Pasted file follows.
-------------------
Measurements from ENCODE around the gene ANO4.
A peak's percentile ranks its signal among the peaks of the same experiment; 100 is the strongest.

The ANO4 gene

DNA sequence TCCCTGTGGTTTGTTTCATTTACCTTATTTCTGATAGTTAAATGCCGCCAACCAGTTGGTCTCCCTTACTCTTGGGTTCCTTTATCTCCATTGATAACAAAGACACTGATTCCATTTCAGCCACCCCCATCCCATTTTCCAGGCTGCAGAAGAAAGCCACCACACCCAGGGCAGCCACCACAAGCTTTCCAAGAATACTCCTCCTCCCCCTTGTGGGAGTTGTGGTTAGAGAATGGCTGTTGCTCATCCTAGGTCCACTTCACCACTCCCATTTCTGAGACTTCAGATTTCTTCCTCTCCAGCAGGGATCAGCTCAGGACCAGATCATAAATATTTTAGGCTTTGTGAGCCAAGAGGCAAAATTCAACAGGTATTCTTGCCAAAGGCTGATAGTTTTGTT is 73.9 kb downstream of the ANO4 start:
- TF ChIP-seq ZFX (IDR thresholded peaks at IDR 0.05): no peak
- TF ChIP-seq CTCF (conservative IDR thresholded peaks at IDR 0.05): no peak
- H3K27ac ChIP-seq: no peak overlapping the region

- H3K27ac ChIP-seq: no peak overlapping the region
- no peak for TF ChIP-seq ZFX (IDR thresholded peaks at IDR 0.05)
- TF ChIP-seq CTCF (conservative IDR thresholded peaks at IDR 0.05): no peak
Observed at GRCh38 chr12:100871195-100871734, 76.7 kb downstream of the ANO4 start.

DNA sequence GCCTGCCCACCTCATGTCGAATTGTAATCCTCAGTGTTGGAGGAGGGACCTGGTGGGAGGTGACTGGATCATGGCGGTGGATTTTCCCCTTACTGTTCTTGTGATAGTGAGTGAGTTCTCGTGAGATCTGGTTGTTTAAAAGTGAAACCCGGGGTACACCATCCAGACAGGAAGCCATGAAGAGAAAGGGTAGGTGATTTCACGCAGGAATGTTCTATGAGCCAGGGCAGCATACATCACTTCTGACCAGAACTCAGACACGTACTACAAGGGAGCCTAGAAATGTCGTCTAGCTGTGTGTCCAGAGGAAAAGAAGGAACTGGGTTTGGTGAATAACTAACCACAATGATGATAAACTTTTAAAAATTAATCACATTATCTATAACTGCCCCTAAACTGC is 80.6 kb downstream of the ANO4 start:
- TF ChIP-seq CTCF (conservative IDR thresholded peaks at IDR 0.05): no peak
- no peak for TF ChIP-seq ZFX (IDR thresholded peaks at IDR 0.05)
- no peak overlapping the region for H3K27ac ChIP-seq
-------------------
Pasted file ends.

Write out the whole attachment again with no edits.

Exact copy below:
Measurements from ENCODE around the gene ANO4.
A peak's percentile ranks its signal among the peaks of the same experiment; 100 is the strongest.

The ANO4 gene

DNA sequence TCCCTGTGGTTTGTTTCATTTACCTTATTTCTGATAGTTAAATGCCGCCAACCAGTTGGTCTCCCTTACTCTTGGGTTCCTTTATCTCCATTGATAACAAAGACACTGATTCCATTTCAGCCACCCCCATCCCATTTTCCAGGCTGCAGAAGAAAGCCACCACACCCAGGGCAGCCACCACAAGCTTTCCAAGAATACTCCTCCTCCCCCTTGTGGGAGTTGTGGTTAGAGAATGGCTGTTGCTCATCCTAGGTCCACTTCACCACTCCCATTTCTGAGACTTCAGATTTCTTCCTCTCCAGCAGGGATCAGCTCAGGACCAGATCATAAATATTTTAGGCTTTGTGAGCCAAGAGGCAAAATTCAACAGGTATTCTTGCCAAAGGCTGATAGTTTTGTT is 73.9 kb downstream of the ANO4 start:
- TF ChIP-seq ZFX (IDR thresholded peaks at IDR 0.05): no peak
- TF ChIP-seq CTCF (conservative IDR thresholded peaks at IDR 0.05): no peak
- H3K27ac ChIP-seq: no peak overlapping the region

- H3K27ac ChIP-seq: no peak overlapping the region
- no peak for TF ChIP-seq ZFX (IDR thresholded peaks at IDR 0.05)
- TF ChIP-seq CTCF (conservative IDR thresholded peaks at IDR 0.05): no peak
Observed at GRCh38 chr12:100871195-100871734, 76.7 kb downstream of the ANO4 start.

DNA sequence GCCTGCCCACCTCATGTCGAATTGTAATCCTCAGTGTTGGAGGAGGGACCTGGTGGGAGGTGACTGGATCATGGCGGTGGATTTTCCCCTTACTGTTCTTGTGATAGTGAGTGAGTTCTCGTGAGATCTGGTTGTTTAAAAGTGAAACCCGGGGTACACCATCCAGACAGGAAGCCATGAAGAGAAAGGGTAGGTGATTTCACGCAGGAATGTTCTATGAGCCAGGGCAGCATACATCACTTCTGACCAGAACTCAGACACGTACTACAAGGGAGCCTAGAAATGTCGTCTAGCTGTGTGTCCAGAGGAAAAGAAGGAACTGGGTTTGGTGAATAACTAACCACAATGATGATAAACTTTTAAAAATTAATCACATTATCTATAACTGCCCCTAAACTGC is 80.6 kb downstream of the ANO4 start:
- TF ChIP-seq CTCF (conservative IDR thresholded peaks at IDR 0.05): no peak
- no peak for TF ChIP-seq ZFX (IDR thresholded peaks at IDR 0.05)
- no peak overlapping the region for H3K27ac ChIP-seq